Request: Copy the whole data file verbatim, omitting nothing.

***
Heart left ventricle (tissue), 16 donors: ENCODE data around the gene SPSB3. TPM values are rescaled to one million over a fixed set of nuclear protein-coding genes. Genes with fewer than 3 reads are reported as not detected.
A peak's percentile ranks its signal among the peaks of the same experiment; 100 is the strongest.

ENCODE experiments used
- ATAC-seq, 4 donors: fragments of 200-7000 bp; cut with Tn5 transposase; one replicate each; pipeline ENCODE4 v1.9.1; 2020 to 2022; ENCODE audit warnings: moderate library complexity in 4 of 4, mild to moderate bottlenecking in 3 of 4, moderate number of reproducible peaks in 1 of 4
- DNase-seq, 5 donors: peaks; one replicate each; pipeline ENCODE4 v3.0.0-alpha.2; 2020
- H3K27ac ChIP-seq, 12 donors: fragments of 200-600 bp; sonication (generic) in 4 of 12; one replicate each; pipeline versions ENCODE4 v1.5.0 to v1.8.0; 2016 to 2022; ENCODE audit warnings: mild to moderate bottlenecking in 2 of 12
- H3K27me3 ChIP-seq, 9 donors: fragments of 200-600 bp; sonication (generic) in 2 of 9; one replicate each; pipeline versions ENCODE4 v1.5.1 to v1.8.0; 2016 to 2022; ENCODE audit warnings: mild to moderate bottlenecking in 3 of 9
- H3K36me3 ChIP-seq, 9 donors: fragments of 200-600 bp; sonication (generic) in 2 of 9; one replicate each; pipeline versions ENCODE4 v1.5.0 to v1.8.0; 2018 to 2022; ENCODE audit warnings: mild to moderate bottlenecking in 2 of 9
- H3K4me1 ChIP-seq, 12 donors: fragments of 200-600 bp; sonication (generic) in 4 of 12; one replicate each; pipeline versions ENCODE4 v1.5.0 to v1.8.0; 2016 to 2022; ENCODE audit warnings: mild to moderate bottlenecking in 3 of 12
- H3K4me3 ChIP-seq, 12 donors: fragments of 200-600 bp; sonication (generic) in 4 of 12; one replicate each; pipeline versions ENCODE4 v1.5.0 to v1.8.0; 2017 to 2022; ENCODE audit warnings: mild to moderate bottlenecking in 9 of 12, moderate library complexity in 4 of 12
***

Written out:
Heart left ventricle (tissue), 16 donors: ENCODE data around the gene SPSB3. TPM values are rescaled to one million over a fixed set of nuclear protein-coding genes. Genes with fewer than 3 reads are reported as not detected.
A peak's percentile ranks its signal among the peaks of the same experiment; 100 is the strongest.

ENCODE experiments used
- ATAC-seq, 4 donors: fragments of 200-7000 bp; cut with Tn5 transposase; one replicate each; pipeline ENCODE4 v1.9.1; 2020 to 2022; ENCODE audit warnings: moderate library complexity in 4 of 4, mild to moderate bottlenecking in 3 of 4, moderate number of reproducible peaks in 1 of 4
- DNase-seq, 5 donors: peaks; one replicate each; pipeline ENCODE4 v3.0.0-alpha.2; 2020
- H3K27ac ChIP-seq, 12 donors: fragments of 200-600 bp; sonication (generic) in 4 of 12; one replicate each; pipeline versions ENCODE4 v1.5.0 to v1.8.0; 2016 to 2022; ENCODE audit warnings: mild to moderate bottlenecking in 2 of 12
- H3K27me3 ChIP-seq, 9 donors: fragments of 200-600 bp; sonication (generic) in 2 of 9; one replicate each; pipeline versions ENCODE4 v1.5.1 to v1.8.0; 2016 to 2022; ENCODE audit warnings: mild to moderate bottlenecking in 3 of 9
- H3K36me3 ChIP-seq, 9 donors: fragments of 200-600 bp; sonication (generic) in 2 of 9; one replicate each; pipeline versions ENCODE4 v1.5.0 to v1.8.0; 2018 to 2022; ENCODE audit warnings: mild to moderate bottlenecking in 2 of 9
- H3K4me1 ChIP-seq, 12 donors: fragments of 200-600 bp; sonication (generic) in 4 of 12; one replicate each; pipeline versions ENCODE4 v1.5.0 to v1.8.0; 2016 to 2022; ENCODE audit warnings: mild to moderate bottlenecking in 3 of 12
- H3K4me3 ChIP-seq, 12 donors: fragments of 200-600 bp; sonication (generic) in 4 of 12; one replicate each; pipeline versions ENCODE4 v1.5.0 to v1.8.0; 2017 to 2022; ENCODE audit warnings: mild to moderate bottlenecking in 9 of 12, moderate library complexity in 4 of 12